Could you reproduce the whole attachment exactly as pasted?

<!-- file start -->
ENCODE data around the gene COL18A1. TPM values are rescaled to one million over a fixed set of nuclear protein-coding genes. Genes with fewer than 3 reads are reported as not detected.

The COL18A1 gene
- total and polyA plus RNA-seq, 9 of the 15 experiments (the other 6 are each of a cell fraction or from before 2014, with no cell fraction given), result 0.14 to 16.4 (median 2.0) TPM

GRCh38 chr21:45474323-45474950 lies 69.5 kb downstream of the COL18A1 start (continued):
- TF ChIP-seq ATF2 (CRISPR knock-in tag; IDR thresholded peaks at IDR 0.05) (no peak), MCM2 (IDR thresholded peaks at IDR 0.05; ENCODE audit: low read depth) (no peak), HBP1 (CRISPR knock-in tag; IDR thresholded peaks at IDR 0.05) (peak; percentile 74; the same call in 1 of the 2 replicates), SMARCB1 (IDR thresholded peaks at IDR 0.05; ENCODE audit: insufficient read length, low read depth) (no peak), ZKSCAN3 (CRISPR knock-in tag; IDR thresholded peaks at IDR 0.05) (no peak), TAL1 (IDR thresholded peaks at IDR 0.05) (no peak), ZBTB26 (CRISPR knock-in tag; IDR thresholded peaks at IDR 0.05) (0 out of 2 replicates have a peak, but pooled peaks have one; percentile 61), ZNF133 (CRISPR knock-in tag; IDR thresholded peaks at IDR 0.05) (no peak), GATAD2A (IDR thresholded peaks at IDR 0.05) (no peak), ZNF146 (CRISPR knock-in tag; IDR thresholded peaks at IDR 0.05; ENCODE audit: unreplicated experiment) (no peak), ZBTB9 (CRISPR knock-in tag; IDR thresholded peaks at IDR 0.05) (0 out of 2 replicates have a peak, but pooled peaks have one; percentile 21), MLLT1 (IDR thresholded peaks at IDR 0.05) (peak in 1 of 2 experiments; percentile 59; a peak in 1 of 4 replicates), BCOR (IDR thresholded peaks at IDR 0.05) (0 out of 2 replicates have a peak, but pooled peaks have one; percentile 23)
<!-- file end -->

ENCODE data around the gene COL18A1. TPM values are rescaled to one million over a fixed set of nuclear protein-coding genes. Genes with fewer than 3 reads are reported as not detected.

The COL18A1 gene
- total and polyA plus RNA-seq, 9 of the 15 experiments (the other 6 are each of a cell fraction or from before 2014, with no cell fraction given), result 0.14 to 16.4 (median 2.0) TPM

GRCh38 chr21:45474323-45474950 lies 69.5 kb downstream of the COL18A1 start (continued):
- TF ChIP-seq ATF2 (CRISPR knock-in tag; IDR thresholded peaks at IDR 0.05) (no peak), MCM2 (IDR thresholded peaks at IDR 0.05; ENCODE audit: low read depth) (no peak), HBP1 (CRISPR knock-in tag; IDR thresholded peaks at IDR 0.05) (peak; percentile 74; the same call in 1 of the 2 replicates), SMARCB1 (IDR thresholded peaks at IDR 0.05; ENCODE audit: insufficient read length, low read depth) (no peak), ZKSCAN3 (CRISPR knock-in tag; IDR thresholded peaks at IDR 0.05) (no peak), TAL1 (IDR thresholded peaks at IDR 0.05) (no peak), ZBTB26 (CRISPR knock-in tag; IDR thresholded peaks at IDR 0.05) (0 out of 2 replicates have a peak, but pooled peaks have one; percentile 61), ZNF133 (CRISPR knock-in tag; IDR thresholded peaks at IDR 0.05) (no peak), GATAD2A (IDR thresholded peaks at IDR 0.05) (no peak), ZNF146 (CRISPR knock-in tag; IDR thresholded peaks at IDR 0.05; ENCODE audit: unreplicated experiment) (no peak), ZBTB9 (CRISPR knock-in tag; IDR thresholded peaks at IDR 0.05) (0 out of 2 replicates have a peak, but pooled peaks have one; percentile 21), MLLT1 (IDR thresholded peaks at IDR 0.05) (peak in 1 of 2 experiments; percentile 59; a peak in 1 of 4 replicates), BCOR (IDR thresholded peaks at IDR 0.05) (0 out of 2 replicates have a peak, but pooled peaks have one; percentile 23)